Posted by: Dexter Roberts on December 8, 2008
The plight of China’s hundreds of millions of migrant workers has lately been on my mind, as the world economy slows and more and more of the export factories of China’s south close down. As some of our recent reporting in BusinessWeek has shown, many migrant workers now are finding job opportunities dry up, unemployment is soaring in coastal provinces like Guangdong, and many are opting to head back to the countryside early this year—most normally will return to their hometowns just before Chinese New Year, which falls in late January this year.
The China Human Development Report for 2007/08 jointly put out by the China Institute for Reform and Development and the UNDP China, and released on Nov. 16, is a remarkable source of information and analysis on the social welfare of China’s migrant workers, and indeed all Chinese. The report is concerned with China’s record in providing employment, health care, pensions, and education for all Chinese. As the title of the report puts it: “Access for all: Basic public services for 1.3 billion people.” But given the precarious state of China’s urban migrants (they number as many as 200 million now, and given urbanization trends, could grow by another 350 million by 2025), the report has an eye-opening section just focused on this particular group of Chinese.
“The rights of migrant rural labourers and their families are not fully guaranteed; they get lower wages, lack basic social security and find it hard to provide their children with education,” the report states, pointing in particular to the continuing “hukou” or registration restrictions, that make migrant workers into second-class citizens in urban China. “The implications of these problems for sustainable economic development are enormous, as the rural population is still 60 percent of the total population,” the report continues. Now for some of the alarming statistics:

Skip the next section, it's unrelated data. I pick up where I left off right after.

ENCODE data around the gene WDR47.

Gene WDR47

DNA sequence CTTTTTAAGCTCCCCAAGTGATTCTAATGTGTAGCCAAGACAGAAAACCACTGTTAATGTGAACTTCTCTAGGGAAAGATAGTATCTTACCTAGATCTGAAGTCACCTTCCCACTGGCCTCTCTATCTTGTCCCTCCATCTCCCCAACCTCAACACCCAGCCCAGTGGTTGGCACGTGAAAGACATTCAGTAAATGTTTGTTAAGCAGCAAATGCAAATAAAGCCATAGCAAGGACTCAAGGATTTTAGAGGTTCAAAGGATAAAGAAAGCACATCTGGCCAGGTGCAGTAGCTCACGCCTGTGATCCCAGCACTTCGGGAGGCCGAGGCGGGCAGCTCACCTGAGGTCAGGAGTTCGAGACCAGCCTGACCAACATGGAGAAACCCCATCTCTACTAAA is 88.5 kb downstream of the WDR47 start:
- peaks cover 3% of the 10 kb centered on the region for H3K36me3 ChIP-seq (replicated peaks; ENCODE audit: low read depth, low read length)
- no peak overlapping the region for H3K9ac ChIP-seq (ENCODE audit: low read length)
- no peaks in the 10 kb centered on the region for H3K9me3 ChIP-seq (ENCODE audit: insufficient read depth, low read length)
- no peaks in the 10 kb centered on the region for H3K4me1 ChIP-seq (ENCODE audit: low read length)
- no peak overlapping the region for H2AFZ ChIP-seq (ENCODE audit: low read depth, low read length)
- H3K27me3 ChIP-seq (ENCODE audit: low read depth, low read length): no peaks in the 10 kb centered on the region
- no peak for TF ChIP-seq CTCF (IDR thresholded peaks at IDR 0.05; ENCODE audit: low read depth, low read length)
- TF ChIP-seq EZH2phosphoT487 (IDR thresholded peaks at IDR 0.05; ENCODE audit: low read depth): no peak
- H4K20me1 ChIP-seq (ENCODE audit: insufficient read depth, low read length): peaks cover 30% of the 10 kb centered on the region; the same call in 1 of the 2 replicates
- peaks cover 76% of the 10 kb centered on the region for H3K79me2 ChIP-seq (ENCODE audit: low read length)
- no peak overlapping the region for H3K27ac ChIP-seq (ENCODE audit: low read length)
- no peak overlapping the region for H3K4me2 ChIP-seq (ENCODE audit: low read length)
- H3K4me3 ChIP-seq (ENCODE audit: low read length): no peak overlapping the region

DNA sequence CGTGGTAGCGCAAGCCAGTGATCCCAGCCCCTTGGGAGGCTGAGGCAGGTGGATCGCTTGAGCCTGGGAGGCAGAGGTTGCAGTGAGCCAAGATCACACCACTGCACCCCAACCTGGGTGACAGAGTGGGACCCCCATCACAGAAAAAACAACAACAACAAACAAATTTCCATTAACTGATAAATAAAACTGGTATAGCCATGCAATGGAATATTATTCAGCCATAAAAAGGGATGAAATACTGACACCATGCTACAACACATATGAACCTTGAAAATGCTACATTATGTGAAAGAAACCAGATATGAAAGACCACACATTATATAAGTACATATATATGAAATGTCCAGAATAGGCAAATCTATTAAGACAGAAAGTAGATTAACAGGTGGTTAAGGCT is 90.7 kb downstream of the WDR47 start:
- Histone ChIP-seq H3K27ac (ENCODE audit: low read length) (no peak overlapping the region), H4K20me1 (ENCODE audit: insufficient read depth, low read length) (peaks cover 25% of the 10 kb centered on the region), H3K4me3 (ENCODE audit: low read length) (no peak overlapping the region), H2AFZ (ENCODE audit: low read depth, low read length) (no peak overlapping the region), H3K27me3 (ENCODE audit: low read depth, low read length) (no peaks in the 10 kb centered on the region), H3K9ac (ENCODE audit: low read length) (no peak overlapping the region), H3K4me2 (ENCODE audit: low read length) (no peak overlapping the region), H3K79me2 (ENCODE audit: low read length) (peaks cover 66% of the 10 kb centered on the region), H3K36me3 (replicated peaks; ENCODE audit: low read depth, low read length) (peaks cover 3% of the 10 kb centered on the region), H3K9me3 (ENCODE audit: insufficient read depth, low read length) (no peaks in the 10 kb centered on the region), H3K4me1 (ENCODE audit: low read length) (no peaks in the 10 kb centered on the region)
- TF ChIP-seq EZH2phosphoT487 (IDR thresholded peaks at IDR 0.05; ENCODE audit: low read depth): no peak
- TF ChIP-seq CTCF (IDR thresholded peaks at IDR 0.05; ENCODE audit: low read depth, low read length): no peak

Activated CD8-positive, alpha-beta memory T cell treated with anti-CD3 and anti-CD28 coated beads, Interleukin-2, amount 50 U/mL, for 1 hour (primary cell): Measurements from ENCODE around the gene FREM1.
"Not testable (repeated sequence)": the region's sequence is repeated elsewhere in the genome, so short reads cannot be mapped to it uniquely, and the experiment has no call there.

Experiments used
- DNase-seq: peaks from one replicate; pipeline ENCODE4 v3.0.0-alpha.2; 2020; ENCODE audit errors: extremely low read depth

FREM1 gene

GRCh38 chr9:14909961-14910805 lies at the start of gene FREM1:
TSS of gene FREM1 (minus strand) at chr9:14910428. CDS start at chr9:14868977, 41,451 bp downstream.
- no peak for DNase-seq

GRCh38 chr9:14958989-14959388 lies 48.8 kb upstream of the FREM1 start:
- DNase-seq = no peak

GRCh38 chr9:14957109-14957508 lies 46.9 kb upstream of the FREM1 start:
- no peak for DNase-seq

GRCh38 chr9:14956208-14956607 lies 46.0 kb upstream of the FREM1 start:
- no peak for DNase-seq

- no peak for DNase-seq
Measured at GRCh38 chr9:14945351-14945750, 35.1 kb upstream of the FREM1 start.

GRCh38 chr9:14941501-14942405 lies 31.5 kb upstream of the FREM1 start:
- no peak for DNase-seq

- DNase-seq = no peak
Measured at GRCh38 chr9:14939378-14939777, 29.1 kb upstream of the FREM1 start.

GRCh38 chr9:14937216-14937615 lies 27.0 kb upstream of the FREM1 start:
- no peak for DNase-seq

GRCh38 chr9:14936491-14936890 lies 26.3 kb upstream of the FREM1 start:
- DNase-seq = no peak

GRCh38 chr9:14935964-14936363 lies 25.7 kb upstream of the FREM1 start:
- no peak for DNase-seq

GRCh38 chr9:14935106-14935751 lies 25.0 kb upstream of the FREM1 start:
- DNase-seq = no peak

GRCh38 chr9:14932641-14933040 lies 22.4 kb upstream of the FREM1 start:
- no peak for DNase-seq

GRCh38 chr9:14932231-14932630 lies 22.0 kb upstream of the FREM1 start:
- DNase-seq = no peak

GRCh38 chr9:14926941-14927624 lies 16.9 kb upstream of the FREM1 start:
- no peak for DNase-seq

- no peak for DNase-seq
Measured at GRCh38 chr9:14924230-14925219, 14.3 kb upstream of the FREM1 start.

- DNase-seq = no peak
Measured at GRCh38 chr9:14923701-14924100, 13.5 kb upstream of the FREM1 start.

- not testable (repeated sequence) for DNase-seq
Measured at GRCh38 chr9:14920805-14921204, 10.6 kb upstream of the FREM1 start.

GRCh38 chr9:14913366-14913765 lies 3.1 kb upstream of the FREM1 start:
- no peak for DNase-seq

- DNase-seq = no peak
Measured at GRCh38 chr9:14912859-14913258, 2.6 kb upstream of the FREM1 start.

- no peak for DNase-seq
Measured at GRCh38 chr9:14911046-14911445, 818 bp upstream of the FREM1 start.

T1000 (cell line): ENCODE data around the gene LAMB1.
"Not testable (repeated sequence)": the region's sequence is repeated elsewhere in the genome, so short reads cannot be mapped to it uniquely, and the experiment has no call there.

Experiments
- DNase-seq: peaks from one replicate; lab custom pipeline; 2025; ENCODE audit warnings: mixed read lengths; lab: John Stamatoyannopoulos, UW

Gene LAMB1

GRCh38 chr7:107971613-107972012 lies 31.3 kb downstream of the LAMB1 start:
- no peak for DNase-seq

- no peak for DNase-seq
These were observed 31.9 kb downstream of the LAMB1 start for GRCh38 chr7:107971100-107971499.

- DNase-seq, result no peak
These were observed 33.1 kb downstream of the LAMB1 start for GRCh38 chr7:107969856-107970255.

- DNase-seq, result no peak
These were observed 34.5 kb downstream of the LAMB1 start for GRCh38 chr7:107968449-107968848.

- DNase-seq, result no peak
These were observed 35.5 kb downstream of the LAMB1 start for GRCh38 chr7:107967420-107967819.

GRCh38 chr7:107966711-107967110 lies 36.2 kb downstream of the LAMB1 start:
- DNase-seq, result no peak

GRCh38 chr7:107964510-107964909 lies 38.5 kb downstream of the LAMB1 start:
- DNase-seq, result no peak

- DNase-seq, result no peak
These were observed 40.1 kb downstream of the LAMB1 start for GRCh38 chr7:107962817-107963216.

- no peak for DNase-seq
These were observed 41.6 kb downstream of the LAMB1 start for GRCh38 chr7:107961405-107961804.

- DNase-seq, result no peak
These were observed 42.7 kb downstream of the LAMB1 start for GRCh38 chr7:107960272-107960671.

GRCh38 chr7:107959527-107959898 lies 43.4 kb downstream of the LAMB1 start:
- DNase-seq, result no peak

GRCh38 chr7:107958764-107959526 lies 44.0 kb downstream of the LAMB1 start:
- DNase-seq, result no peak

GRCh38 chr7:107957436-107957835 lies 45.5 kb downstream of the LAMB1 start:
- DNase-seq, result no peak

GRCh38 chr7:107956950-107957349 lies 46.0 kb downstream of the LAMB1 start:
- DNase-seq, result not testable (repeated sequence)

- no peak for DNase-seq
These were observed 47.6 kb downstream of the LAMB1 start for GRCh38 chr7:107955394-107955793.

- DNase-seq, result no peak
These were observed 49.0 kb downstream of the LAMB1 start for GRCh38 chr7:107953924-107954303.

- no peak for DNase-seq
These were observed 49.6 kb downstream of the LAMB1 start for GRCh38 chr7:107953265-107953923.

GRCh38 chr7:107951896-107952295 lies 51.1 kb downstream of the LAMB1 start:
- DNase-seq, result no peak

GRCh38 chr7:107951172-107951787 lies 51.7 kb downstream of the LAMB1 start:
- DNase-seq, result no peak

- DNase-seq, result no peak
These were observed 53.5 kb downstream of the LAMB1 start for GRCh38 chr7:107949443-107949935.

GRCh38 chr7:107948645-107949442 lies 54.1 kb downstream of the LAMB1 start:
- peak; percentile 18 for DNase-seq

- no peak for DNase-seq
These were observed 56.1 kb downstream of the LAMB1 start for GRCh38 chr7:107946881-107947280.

Only one-third of migrant workers have pensions, the report states, while only one-fifth have health insurance coverage. All told, 78.4% of migrant rural workers are not covered by any insurance at all. That is particularly alarming the authors point out, given that more than 35 million migrant workers are employed in high risk occupations including mining, construction, and the production of dangerous chemicals and fireworks. More than two-thirds of migrant workers do not go to the hospital because of high costs. Meanwhile, given the migrants inability to provide social welfare for their family members in the city, “few of them can afford to bring their families with them to the cities, resulting in groups of children, women and the elderly who are left behind,” the report states.
Not surprisingly, the report has much more to say—also alarming—on the plight of China’s rural poor. All told, a very timely report focusing on some of the real challenges facing China today—and with particular relevance given the growing problems facing China’s export sector and so its migrant workers.